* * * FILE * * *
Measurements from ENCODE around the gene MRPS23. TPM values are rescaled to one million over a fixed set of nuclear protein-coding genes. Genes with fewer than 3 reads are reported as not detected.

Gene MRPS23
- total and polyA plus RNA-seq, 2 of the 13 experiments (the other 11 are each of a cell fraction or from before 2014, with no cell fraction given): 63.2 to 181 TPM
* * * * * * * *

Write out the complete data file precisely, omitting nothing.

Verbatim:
Measurements from ENCODE around the gene MRPS23. TPM values are rescaled to one million over a fixed set of nuclear protein-coding genes. Genes with fewer than 3 reads are reported as not detected.

Gene MRPS23
- total and polyA plus RNA-seq, 2 of the 13 experiments (the other 11 are each of a cell fraction or from before 2014, with no cell fraction given): 63.2 to 181 TPM